Top-down view of a mixed forest with many dead trees, whose dead, bare branches appear white in between the green of the healthy trees.

Bark beetle ecology and host selection

Bark beetles are one of the major threats to coniferous forests. This trend is supported by changing climate. Advancing climate change leads to an increased occurrence of weather extremes. Severe droughts or windthrow can increase the vulnerability of spruce to bark beetles, therefore supporting increased mortality of forest. To address this timely threat, we are studying different intersections between the bark beetle Ips typographus and its host Norway spruce.

Bark beetle research is an established field dating back over 250 years ago. Although much is known about the physiology and behaviour of bark beetles, some aspects still remain unexplained. In particular, the mechanisms of host selection are not yet fully understood. It is known that the beetles prefer weakened and stressed trees when selecting a host. We investigate the relationship between vitality and olfactory signals by assessing volatile profiles of the vigorous and stressed trees. Therefore, we perform volatiles measurements in dynamic chamber systems with a mobile GC/MS supported by traditional laboratory techniques (adsorption tubes).

Furthermore, we investigate the influence of beetle infestation and windthrow on defensive compounds (phenolics) and sugars (NSCs) during dispersal and colonization phases of the bark beetles. In addition, we also assess the influence of secondary metabolism on growth and development in bark beetles by performing feeding assays.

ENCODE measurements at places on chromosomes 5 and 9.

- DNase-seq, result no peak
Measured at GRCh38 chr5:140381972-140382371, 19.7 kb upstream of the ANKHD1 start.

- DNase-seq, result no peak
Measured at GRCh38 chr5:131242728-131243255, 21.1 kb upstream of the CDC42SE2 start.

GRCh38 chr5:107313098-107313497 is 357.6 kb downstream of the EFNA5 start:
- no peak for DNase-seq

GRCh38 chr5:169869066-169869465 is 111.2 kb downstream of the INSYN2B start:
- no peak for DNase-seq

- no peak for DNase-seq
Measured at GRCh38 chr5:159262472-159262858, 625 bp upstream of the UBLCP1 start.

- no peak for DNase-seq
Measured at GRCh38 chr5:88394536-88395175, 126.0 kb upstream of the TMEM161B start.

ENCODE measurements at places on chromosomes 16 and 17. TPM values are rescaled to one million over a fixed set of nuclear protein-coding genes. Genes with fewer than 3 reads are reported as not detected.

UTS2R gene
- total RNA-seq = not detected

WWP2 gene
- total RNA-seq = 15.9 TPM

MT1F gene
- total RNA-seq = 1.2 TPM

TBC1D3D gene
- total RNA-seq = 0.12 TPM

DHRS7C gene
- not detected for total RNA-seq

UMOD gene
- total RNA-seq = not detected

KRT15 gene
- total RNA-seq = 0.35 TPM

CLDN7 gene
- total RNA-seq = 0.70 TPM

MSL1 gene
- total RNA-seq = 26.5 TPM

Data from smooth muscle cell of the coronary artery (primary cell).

View up a slope that was once forested. On the hillside, there are only isolated trees left; in between, uprooted trees lie on the ground, and the stumps of cut trees can also be seen.

© Marie Werner

On the left is a tree, a measurement devices with many cables is strapped to the stem. On the ground sits a big instrument. On the right, a woman with warm outdoor clothing is smiling into the camera, holding some of the cables attached to the tree.

© Linda Lehmanski

On the left a laptop sits on a forest floor, and right next to it is an instruments, a green rectangular box with large white buttons and a small screen. Both are connected with cables.

© Linda Lehmanski

Close-up of a piece of dead wood. Part of the bark has been removed, and the feeding tunnel of a bark beetle can be seen underneath. In the upper part of the image, you can see a hand in a blue laboratory glove holding a fine brush into the feeding tunnel.

© Sadia-Zaman Shormee

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